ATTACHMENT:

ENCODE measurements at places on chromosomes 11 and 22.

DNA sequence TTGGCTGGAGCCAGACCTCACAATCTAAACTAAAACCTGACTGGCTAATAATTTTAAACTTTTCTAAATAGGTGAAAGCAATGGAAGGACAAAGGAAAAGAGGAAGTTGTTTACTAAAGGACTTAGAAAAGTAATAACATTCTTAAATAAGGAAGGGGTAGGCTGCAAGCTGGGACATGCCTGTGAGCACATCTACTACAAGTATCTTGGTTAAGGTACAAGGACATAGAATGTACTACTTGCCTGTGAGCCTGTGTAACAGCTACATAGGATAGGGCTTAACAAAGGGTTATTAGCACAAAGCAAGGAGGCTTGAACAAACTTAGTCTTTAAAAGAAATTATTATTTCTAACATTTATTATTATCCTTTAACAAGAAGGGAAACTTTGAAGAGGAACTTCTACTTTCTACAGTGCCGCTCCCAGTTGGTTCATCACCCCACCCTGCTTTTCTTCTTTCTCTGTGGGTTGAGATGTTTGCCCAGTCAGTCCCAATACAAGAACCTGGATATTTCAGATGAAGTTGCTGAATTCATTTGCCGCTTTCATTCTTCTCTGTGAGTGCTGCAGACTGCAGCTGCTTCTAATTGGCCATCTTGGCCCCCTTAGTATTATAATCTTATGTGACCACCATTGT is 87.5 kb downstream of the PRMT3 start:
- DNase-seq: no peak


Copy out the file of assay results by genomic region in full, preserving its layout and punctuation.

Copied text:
ENCODE measurements at places on chromosomes 11 and 22.

DNA sequence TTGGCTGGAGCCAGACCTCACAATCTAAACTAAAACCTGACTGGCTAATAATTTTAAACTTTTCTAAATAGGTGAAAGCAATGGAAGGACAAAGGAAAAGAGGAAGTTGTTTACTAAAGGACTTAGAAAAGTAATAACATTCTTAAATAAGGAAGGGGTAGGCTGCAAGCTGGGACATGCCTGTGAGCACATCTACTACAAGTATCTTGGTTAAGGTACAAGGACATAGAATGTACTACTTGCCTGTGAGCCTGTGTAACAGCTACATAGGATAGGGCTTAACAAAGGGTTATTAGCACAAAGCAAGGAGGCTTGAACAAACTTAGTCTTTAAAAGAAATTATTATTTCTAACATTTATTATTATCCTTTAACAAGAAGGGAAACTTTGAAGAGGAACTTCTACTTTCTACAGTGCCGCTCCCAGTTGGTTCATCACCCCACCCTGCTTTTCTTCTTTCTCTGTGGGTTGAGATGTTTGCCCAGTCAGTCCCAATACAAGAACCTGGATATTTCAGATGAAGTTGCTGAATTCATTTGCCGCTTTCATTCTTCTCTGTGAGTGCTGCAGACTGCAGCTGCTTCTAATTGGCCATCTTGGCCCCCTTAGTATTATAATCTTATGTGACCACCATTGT is 87.5 kb downstream of the PRMT3 start:
- DNase-seq: no peak